Public health is often thought of as a by-product of modernity, yet historical evidence shows that numerous stakeholders in medieval Europe took steps to reduce risks and improve health incomes. The ERC project “Healthscaping Urban Europe: Bio-Power, Space and Society, 1200-1500” (grant no. 724114) explores this idea by bringing together a group of historians and archaeologists of the era to explore how urban residents in two of Europe’s most urbanized regions – Italy and the Low Countries – thought about and pursued population-level health.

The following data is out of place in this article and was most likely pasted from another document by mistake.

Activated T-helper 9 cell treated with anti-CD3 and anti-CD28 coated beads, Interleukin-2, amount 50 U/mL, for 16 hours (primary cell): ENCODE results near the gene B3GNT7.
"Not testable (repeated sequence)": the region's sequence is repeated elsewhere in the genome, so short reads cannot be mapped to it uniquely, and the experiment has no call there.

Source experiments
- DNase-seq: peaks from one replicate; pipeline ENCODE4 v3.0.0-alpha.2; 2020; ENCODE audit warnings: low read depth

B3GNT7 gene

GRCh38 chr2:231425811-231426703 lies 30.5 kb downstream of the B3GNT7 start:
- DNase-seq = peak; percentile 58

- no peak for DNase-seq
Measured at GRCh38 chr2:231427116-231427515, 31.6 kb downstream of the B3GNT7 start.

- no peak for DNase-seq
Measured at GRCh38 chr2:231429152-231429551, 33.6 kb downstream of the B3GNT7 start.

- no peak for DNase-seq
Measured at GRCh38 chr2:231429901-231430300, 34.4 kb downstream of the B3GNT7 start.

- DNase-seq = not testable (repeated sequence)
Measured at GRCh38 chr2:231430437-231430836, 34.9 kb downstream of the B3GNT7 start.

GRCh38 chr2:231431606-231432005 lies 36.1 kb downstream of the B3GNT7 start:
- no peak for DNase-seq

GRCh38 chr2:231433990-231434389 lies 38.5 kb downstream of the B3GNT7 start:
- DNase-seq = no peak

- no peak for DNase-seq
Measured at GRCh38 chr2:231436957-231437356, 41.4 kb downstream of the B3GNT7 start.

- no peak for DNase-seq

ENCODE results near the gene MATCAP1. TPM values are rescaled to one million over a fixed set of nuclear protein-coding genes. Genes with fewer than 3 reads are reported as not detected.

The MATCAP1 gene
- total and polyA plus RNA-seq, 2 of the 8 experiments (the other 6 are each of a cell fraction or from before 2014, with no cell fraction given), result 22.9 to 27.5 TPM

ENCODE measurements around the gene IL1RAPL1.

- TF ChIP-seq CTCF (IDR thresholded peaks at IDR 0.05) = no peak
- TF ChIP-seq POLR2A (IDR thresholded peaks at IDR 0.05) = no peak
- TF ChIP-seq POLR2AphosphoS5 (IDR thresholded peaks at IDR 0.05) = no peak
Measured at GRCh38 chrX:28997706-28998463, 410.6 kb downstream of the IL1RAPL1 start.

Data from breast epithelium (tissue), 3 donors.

The project integrates written, visual and material sources with archaeological data to examine preventative health interventions, suggesting that these were well developed before the onset of the Black Death (1346-1353).
The integration of sources in Geographical Information System for Bologna (Italy) and Ghent (Belgium) allows us to delve deeper into the socio-spatial mechanisms that influenced public health related measures in these cities.
You can see the results of these integrations here.